Cooperation by City Agencies Could Save Pedestrian Lives
The city holds the dubious distinction of being California’s deadliest city for walking, with 19 pedestrians killed last year. In 2012, 964 people were hit by cars—almost three pedestrians per day, according to Walk SF, a pedestrian advocacy group, citing police department data.
Politicians and city planners are not short of good ideas and lofty goals for safer streets. The recently released San Francisco Pedestrian Strategy aims to reduce pedestrian injuries 50 percent by 2021. Besides stricter policing, better street design is expected to do the trick.
New legislation seeks to streamline the process of creating street-safety upgrades by encouraging agencies to cooperate and by changing outdated codes.
It is common sense that reducing the number of lanes, narrowing intersections with bulb-outs, and upgrading curb ramps can effectively slow traffic, increase visibility, and thus can get pedestrians across the street more safely. Especially for slower folks such as children and the elderly, such safety upgrades can make life-deciding difference.
However, often in the past obstacles have prevented several such projects from coming to fruition.
Many projects suffer when they go through the “black box” of technical review, said Elizabeth Stamp, executive director of Walk SF, at the Land Use and Economic Development Committee meeting Monday.
“Then at the end,” she said, “a plan comes out that has suffered a death by a thousand cuts, and it’s not a good plan anymore, and the public doesn’t have any recourse on the decisions.”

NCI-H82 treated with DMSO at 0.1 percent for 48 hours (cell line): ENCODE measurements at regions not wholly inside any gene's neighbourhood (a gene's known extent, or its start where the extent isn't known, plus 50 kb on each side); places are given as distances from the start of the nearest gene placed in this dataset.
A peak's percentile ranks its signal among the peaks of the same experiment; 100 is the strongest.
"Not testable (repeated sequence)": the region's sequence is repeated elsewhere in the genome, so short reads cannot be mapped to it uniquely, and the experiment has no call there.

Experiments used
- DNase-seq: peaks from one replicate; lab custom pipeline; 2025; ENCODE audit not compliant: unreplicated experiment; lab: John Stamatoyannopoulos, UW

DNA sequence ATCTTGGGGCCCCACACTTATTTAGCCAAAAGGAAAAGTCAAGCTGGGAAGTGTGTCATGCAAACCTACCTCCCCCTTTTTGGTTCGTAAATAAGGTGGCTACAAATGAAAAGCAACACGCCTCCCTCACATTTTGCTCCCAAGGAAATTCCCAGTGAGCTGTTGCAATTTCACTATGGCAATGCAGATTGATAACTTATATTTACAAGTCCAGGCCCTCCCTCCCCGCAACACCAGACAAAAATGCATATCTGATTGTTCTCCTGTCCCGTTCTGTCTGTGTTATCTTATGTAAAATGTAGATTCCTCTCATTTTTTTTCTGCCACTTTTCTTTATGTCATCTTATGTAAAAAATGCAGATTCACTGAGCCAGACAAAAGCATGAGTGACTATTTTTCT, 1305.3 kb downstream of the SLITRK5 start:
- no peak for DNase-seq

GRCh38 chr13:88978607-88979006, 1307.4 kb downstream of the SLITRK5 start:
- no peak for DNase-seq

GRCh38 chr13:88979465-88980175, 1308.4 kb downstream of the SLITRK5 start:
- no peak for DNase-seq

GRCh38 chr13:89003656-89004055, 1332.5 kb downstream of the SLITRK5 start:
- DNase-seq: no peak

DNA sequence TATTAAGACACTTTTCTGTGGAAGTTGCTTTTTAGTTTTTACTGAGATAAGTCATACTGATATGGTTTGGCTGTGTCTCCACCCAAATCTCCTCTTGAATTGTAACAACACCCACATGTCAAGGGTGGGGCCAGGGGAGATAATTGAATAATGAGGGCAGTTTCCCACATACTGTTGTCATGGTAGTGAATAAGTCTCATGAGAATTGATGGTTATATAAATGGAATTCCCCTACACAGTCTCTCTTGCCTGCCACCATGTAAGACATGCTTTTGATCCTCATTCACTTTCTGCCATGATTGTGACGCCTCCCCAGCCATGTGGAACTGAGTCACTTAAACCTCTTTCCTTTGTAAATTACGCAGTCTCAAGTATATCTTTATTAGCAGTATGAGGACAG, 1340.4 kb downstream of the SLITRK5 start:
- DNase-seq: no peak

It’s mainly a lack of coordination and communication among the handful of city agencies involved in street improvements that can bring them to a halt, Supervisor Scott Wiener said at the meeting.
Together with Supervisor Norman Yee, Wiener has introduced several pieces of legislation aiming to remedy the problem.
“We absolutely need to make it easier to make changes to our physical environment,” he said.
For example, the Public Utilities Commission might object to a street narrowing because it would affect a water pipe going through. Under current laws, the agencies share responsibility for the engineering projects, and one objection is enough to stop it.
“There are few things that are more demoralizing for a neighborhood than to go through a great planning process only to have a project shut down,” said Wiener.
One ordinance would create a Street Design Review Committee. Manned by department heads and chaired by Mayor Ed Lee, the committee is meant to help city agencies to see the bigger picture and better collaborate with each other.
Instead of ending a project, departments would be encouraged to work around issues when policy conflict or other problems come up.
Another piece of legislation in the package would urge the departments to update any outdated codes and guidelines and create a clear policy on reviewing projects where agency responsibilities overlap in order to speed up the process.
Also discussed Monday was legislation that would change the city’s fire code to allow for the narrowing of lanes, which is often at odds with the current requirements for fire truck access. Many cities such as Oregon and Seattle have demonstrated that a smaller clear width of 11 feet is sufficient, while San Francisco’s current fire code provision requires 20 feet, said Patrick Siegman, principal at transportation planning firm Nelson\Nygaard on Monday.
“We have a lot of great plans,” Wiener said. “This legislation will bring our process and our standards in line with our words.”